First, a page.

Song of Mysel BY Walt Whitman Essay examples

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Walt Whitman was a man who has inspired and touched the lives of many people. Many have argued that Whitman is the most influential poet of America. He was born in New York into a working class family, on May 31, 1819. Walt Whitman was named after his liberal father who admired Thomas Paine. Whitman respected his father, but never quite felt as if they were close. His mother on the other hand, he saw her as a light and they shared many different emotions with each other. Whitman loved living near the East River where he could ride the ferries back and forth to New York City. He later thought of this as traveling from life to death and back to death again. This concept would be soon carried out in his poetry. Walt Whitman …show more content…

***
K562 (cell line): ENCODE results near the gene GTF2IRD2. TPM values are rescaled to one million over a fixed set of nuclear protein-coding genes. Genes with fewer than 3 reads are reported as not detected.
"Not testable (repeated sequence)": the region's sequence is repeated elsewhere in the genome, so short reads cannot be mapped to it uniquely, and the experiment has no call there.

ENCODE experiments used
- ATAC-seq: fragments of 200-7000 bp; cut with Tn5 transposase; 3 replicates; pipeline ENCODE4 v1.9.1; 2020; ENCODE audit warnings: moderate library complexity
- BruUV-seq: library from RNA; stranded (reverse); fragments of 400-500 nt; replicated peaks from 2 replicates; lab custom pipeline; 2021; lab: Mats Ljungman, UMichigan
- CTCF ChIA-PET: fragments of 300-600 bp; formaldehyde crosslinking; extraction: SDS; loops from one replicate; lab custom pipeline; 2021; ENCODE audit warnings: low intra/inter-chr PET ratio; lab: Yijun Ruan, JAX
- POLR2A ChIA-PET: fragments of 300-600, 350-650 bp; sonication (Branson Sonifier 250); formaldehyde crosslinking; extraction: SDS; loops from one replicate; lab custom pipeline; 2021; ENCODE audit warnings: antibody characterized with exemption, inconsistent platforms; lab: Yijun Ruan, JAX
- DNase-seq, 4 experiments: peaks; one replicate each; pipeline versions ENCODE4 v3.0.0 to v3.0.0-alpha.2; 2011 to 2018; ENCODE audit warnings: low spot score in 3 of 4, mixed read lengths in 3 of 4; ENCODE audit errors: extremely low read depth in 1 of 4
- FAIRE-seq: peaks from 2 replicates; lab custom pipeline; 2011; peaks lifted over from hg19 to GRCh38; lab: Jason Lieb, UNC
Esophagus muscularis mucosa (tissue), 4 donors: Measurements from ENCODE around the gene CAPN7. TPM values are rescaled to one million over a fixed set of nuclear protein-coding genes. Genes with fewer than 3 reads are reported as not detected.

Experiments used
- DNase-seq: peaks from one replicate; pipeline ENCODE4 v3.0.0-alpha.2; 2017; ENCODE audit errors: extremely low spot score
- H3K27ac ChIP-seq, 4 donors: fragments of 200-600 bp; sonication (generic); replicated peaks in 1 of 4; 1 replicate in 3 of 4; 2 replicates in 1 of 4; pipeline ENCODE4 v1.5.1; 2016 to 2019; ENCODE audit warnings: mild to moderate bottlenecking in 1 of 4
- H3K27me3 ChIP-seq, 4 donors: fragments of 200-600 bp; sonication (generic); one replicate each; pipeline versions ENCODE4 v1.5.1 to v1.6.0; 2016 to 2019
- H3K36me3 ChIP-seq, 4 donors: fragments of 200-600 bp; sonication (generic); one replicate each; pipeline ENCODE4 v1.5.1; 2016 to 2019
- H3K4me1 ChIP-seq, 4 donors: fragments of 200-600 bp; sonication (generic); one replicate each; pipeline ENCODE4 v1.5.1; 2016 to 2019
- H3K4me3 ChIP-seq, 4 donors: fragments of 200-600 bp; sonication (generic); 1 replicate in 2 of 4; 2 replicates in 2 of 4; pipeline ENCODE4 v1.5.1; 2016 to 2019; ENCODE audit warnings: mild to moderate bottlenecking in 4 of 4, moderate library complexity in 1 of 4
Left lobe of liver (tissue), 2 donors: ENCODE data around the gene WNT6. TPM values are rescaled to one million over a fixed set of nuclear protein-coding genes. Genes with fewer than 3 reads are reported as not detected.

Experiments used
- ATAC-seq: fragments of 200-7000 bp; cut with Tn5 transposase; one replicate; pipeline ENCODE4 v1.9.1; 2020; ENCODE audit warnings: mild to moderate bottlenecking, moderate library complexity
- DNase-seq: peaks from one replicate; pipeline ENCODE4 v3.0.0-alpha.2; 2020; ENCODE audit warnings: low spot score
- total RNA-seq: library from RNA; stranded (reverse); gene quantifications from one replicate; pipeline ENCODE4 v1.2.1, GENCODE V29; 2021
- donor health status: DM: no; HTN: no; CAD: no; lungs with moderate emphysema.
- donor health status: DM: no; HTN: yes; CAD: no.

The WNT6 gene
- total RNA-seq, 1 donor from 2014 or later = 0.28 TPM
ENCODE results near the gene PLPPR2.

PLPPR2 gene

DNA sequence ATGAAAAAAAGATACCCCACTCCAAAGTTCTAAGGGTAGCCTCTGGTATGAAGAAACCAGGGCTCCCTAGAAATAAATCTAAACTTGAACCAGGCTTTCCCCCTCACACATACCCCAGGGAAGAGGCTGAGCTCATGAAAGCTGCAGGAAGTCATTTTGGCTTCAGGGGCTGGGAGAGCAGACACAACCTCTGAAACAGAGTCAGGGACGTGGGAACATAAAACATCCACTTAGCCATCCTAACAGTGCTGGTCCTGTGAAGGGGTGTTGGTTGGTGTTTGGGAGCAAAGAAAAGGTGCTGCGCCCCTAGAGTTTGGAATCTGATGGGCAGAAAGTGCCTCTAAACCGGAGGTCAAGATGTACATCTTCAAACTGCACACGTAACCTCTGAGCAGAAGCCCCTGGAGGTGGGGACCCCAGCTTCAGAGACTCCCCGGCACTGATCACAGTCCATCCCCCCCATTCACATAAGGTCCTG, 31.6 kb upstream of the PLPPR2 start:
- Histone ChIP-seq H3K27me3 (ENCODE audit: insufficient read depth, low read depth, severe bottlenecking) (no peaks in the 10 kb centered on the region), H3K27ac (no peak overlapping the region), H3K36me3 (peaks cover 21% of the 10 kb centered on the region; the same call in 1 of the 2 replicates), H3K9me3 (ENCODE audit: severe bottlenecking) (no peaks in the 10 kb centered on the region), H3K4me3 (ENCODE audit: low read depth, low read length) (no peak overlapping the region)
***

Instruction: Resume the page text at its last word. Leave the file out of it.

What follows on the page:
However, within a year the paper folded and his newspaper business ended. His office turned into a classroom despite his want to work on a newspaper rather than teach. Teaching did not bring Whitman any happiness, and within two years he quit his teaching job. He was now opening up his new career in fictional writing. Although Walt Whitman was born a little too late to be considered a transcendentalist, some transcendental ideas can be found throughout his work. With this being said, Whitman did not view the world as most people did. He strived to be different than those around him. He saw the world as an opportunity to learn and live and he did not want to waste a second of it. These are all transcendentalist views, and they all can be seen throughout Whitman’s writings. He may have been born too late to be considered a transcendentalist, but in reality, his views on life made him one. ("Whitman as Transcendentalist.") Slavery at this time was a big deal. Whitman viewed slaves and how they were treated like many at this time did. Since slavery was legal on Long Island until 1828, Whitman’s grandfather had been a slave owner. Ten percent of Brooklyn’s residents were African American, or of African descent, and Whitman did not think too highly of them. Even though he did not think highly of the African Americans, he did begin to feel sympathy for them. Slavery began to become repulsive and sickening to him. He felt a deep pain for

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